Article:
Well, perhaps crisis is too strong a word, but there is a growing debate over the academic study of religion. It’s not new by any means. In fact the study of religion is fairly young as academic disciplines go. It only really became a department in most liberal arts colleges and universities in the second half of the twentieth century and then only haltingly. It had to struggle against the fields of biblical studies and theology. It struggles still.

The debate has become more intense in the last decade or so as a number of scholars have gone to war against theology in religious studies. This may seem all rather esoteric but at the heart of the debate is the role of “believers” and “belief” in the academic study of religion.

Ivan Strenski is one of those scholars and he makes the case again in an essay on Religion Dispatches. The full essay is here. He is commenting on a conference, organized by a Philosophy Department around Charles Taylor’s work. What Strenski points out is that most of the participants in the conference have little notion of what religion is. Furthermore, there is among scholars of religion, and in the wider academy, considerable uncertainty about what scholars of religion should do. Strenski cites the example of Stanley Fish, who wanted to create a religion department staffed exclusively by scholars who were practitioners. That’s nonsense of course. We don’t expect scholars of literature to be poets, musicologists to be musicians. In fact, most of us would probably assume that objectivity (whatever that is) about one’s field of study is at least a goal for scholars, teachers, and students.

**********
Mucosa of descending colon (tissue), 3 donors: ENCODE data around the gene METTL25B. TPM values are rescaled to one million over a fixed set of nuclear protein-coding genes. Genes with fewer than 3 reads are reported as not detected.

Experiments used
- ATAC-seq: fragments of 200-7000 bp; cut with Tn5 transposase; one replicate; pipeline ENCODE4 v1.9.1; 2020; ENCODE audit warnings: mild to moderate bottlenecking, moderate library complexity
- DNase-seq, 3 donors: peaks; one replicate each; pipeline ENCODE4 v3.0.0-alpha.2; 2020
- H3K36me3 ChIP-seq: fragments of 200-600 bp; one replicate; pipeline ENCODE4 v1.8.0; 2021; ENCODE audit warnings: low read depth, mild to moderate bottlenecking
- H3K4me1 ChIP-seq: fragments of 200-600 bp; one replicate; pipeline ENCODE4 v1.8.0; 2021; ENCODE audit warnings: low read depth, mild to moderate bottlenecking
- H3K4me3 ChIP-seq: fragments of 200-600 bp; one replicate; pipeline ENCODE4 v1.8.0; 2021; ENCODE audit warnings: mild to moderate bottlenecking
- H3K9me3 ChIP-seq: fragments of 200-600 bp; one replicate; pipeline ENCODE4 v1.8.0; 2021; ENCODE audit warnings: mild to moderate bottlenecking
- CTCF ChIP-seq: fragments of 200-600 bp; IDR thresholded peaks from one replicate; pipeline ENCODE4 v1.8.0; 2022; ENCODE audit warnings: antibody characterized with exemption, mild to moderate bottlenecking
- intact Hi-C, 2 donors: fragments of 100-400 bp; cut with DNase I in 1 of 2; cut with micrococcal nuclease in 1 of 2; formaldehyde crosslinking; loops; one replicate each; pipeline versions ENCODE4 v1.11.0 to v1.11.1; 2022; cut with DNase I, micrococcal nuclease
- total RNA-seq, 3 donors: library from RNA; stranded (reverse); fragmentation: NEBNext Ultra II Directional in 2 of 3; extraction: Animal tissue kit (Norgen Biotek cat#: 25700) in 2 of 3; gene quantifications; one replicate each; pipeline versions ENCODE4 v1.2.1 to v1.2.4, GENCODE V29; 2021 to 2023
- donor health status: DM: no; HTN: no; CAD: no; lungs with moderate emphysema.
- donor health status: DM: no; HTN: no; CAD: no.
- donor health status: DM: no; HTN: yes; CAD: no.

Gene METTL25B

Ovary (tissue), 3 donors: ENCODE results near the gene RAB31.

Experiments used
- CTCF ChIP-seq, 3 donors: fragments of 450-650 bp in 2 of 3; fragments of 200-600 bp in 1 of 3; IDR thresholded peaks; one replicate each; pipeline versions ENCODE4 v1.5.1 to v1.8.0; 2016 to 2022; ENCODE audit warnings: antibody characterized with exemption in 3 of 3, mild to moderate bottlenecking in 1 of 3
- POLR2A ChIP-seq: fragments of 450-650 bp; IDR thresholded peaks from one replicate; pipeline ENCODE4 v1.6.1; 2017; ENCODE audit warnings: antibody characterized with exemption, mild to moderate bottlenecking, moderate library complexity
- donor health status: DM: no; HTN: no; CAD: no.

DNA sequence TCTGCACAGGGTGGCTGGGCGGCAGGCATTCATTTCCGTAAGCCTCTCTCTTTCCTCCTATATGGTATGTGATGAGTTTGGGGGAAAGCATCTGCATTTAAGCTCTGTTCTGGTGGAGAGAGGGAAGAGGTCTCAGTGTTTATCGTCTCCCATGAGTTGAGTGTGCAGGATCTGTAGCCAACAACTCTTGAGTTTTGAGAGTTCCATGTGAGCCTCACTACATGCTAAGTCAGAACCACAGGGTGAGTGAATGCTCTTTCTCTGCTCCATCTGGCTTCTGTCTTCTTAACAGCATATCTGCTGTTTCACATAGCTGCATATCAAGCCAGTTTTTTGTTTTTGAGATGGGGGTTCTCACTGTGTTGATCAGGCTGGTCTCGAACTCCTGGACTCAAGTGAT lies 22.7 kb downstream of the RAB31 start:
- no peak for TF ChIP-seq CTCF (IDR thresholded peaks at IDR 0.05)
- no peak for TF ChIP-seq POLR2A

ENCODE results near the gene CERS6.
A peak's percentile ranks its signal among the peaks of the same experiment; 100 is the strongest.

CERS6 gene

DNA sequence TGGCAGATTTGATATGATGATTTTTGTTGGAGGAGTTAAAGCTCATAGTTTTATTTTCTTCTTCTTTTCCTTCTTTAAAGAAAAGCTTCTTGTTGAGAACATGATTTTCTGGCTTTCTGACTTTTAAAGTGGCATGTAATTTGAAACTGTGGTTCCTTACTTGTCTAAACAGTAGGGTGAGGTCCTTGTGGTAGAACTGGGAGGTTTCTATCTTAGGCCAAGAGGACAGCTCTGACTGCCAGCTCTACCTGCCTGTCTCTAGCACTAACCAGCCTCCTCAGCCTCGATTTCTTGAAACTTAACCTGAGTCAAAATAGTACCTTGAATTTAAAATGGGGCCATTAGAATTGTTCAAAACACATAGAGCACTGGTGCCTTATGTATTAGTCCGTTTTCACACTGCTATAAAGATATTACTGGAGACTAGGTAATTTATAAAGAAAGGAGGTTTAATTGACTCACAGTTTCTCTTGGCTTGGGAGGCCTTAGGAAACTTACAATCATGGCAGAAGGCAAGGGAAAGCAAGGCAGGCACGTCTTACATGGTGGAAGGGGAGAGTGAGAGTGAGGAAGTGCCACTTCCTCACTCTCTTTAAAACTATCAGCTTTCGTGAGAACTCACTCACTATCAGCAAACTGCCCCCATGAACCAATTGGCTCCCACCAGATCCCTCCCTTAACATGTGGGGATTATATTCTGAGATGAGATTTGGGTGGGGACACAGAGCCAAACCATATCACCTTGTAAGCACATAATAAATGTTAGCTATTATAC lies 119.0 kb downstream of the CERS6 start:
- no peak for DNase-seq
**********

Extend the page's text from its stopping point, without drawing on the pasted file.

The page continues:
The problem facing Religious Studies is made clear by the other post on Religion Dispatches. It addresses the recent case of an adjunct professor, a Roman Catholic priest, whose salary is paid by an outside Catholic organization. He taught courses at the University of Illinois and came under fire for an email he sent to his students in which he used Natural Moral Law to argue against homosexual activity.

This is precisely what incenses scholars like Strenski. Should a public university support sectarian teaching for credit? We struggled with the same question when I taught at Furman University, which had severed ties with the South Carolina Baptist Convention in the early 1990s. We occasionally received requests from students to grant major credit for courses they took at local seminaries. Typically, we denied it. Still, there were those in the department whose teaching was (and is) overwhelmingly theological.

And I will admit that I often came to class after 2005 wearing a clerical collar. But few students ever complained that I was attempting to indoctrinate them or that I was teaching from an Episcopal perspective. Far from it. Most of them thought I was an atheist.

Still, I do think that Religious Studies, as an academic and humanistic discipline, needs to draw a bright line between what happens in it as a discipline, and the theological and biblical studies that largely function in support of the institutional churches, and in support of the spiritual quests of students.

In fact, it’s not that hard that to negotiate that path. The easiest way is to begin by acknowledging to oneself and to one’s students, that one’s perspective is a product of one’s own faith, intellectual and spiritual development and by definition narrow and not omnipotent.